Lela Rogers (1891-1977) was a Hollywood screenwriter, publicist, and from 1938-1945 worked as an executive assistant at RKO.
The following is an excerpt from Ginger Rogers' autobiography "Ginger: My Story" (1991). (My notes in blue)
While I was working, my mother [Lela Rogers] also found an outlet for her abundant energies and talent. Mother's long experience in Hollywood made her very knowledgeable about the business. For some time, she ran a workshop in East Hollywood called the Hollytown Theater, where aspiring actors had an opportunity to train and to appear in plays. The RKO front office decided that it would be good for the younger contract players on the lot to have someone to guide them. Lela was asked to come to RKO and shift her workshop activities to the Hollywood Playhouse. In no time she was casting and producing plays in the little theater on the RKO lot. The producers often dropped in to observe the new talent. After seeing a few of the plays she directed, I was very proud of her.
Mother contacted all the contract players to offer them acting lessons and asked J.R. McDonough, head of the stuido, to use his authority to get the young players to respond. Most of them, including Lucille Ball, Betty Grable, Joy Hodges, Leon Ames, Anne Shirley, Tyrone Power, [This is interesting because Ty's films were at Fox; perhaps Ginger was mistaken when she wrote this?] and Phyllis Fraser, did; only one person failed to answer, Joan Fontaine. [Most of Joan's early films were with RKO before her breakthrough role in Rebecca] Mother was sitting in her office with Al Nash, a writer, when she telephoned Joan to ask her why she had chosen to stay away.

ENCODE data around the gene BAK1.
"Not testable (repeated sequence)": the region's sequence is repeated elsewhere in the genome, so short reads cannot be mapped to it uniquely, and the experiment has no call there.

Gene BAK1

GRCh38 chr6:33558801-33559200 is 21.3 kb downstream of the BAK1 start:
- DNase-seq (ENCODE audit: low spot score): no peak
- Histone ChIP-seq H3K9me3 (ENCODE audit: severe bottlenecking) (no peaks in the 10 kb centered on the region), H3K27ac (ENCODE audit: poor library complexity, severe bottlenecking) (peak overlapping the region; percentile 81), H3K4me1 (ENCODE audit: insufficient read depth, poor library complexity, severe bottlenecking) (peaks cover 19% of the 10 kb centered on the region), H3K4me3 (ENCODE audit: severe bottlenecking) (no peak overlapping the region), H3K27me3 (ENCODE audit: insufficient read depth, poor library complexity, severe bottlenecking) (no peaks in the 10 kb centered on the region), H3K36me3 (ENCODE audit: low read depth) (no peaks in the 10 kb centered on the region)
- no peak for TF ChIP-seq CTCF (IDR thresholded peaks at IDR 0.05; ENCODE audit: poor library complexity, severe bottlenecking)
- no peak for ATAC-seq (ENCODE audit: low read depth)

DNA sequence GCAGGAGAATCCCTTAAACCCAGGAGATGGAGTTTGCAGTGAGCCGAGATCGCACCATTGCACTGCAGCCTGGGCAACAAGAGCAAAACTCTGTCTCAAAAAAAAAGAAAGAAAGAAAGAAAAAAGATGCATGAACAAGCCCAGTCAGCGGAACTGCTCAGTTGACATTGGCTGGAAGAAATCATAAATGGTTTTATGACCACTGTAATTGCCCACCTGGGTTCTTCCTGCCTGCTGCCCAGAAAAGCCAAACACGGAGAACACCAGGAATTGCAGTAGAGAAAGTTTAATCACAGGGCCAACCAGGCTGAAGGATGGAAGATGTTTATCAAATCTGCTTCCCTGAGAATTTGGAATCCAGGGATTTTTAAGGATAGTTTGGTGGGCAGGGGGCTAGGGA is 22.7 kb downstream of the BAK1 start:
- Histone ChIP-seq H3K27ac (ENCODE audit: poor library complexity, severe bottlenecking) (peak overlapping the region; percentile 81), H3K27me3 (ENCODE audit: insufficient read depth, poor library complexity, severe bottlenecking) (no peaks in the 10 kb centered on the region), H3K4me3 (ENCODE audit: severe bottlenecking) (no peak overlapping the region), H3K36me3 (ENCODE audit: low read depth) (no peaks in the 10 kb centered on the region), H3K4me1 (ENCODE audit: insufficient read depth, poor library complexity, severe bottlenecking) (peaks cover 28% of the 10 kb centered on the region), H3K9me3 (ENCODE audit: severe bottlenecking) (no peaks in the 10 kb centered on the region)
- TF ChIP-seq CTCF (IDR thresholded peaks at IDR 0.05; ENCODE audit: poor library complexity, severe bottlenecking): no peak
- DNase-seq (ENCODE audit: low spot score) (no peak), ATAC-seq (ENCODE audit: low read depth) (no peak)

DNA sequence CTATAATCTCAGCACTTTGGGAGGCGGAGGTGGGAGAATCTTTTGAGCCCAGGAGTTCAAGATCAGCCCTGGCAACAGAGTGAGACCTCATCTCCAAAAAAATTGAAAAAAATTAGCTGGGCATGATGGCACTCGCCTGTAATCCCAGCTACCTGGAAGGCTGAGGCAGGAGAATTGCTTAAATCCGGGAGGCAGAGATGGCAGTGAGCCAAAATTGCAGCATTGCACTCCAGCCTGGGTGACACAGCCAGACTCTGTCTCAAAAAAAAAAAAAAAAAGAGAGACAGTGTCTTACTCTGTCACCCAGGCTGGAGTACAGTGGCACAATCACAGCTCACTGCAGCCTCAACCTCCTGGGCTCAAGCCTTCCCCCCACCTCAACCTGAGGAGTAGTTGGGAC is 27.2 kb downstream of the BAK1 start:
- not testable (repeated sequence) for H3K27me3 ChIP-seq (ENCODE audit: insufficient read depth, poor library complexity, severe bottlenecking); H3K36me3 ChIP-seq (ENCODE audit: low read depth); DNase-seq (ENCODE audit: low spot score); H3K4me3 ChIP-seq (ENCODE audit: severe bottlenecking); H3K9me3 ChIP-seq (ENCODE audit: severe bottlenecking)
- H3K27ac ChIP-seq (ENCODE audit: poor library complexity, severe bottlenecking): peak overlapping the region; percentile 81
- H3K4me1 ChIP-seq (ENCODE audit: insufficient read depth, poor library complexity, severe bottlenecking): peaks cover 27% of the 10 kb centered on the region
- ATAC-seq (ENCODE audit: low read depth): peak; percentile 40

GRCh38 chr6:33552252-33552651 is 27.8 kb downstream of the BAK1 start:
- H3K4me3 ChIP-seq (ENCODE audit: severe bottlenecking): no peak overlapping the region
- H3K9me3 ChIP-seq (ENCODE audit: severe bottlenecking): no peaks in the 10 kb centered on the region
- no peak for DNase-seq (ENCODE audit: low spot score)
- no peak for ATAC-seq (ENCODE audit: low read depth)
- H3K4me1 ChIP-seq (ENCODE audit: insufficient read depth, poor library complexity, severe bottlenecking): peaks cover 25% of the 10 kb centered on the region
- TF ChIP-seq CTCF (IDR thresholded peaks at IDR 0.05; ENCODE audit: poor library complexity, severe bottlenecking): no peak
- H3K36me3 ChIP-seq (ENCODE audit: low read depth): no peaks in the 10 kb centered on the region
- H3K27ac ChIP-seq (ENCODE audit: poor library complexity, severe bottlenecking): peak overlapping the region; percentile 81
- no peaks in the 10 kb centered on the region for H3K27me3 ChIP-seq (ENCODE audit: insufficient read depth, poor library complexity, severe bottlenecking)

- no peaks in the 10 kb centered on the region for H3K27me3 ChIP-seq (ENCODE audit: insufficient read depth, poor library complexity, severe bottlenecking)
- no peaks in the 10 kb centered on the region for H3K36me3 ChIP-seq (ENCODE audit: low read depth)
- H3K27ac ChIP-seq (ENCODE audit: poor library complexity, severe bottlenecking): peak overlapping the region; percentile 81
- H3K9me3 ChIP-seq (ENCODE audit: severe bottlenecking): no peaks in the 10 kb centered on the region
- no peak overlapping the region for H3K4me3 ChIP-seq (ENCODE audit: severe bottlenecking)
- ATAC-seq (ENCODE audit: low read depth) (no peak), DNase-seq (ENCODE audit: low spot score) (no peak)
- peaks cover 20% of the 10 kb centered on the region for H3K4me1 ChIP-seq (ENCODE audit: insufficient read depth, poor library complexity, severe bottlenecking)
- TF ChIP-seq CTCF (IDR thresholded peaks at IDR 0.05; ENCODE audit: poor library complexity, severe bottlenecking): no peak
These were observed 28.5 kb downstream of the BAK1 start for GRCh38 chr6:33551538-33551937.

"Lela Rogers," Joan said in a businesslike tone, "You can't teach me anything."
Mother gasped at this, hung up the phone, and repeated the conversation. Al said, "I guess you can't win 'em all."
Sometime later, Joan Fontaine called Mother's office and said, "Mrs. Rogers, if you have nothing better to do tonight, there's a preview over at the Fox Wilshire of my new movie. Maybe you'd like to see it." Mother said she'd be delighted. That evening she took Al Nash with her. The movie was Alfred Hitchcock's Rebecca. When Mother left the theater, she turned to Al and said "You know, that kid knew what she was talking about. What a talent. She certainly didn't need me. All she needed was Hitchcock!"